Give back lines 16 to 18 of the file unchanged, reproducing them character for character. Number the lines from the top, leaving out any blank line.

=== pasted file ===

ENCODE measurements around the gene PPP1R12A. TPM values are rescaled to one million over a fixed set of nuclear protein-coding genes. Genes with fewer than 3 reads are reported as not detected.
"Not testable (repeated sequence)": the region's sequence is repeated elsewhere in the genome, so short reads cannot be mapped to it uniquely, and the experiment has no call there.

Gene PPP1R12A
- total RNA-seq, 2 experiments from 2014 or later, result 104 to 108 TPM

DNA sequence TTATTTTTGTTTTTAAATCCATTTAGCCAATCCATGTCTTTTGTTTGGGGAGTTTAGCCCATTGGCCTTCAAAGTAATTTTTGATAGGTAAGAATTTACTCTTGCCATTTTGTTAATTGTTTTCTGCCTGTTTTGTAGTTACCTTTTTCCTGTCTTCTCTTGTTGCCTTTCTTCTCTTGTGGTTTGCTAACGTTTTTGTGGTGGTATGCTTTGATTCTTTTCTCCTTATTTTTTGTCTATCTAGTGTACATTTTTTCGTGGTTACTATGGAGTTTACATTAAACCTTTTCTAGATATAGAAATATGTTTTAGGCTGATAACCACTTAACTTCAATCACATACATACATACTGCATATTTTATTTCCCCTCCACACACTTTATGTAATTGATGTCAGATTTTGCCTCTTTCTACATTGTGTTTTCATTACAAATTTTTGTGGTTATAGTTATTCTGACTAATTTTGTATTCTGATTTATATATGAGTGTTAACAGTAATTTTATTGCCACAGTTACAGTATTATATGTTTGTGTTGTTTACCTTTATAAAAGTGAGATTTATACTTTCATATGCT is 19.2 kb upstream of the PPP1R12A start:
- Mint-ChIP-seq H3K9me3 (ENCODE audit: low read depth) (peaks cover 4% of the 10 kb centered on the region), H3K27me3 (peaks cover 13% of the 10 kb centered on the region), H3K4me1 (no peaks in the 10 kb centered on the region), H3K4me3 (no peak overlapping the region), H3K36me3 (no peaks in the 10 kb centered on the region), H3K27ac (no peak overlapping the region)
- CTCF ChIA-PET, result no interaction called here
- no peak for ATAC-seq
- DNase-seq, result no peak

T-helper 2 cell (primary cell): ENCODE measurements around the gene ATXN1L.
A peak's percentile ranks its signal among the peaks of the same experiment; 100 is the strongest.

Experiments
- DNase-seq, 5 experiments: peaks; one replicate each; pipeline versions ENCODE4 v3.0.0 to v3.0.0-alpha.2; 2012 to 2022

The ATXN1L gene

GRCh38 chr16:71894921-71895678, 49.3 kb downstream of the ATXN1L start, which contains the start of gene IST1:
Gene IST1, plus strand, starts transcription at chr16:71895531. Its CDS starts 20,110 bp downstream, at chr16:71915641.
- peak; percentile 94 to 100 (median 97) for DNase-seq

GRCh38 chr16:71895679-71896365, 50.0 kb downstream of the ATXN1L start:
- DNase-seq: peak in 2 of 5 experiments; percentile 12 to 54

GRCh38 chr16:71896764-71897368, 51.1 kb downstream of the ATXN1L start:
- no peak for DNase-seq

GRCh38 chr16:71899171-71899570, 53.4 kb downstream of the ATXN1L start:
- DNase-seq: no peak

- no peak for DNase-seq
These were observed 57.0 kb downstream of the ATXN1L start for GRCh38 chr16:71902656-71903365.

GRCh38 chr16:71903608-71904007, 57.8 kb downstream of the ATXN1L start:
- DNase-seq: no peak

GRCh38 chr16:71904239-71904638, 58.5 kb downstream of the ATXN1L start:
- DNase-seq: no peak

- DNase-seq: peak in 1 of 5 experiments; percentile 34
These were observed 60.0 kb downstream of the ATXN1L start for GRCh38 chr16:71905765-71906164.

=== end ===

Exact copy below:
Gene IST1, plus strand, starts transcription at chr16:71895531. Its CDS starts 20,110 bp downstream, at chr16:71915641.
- peak; percentile 94 to 100 (median 97) for DNase-seq

GRCh38 chr16:71895679-71896365, 50.0 kb downstream of the ATXN1L start: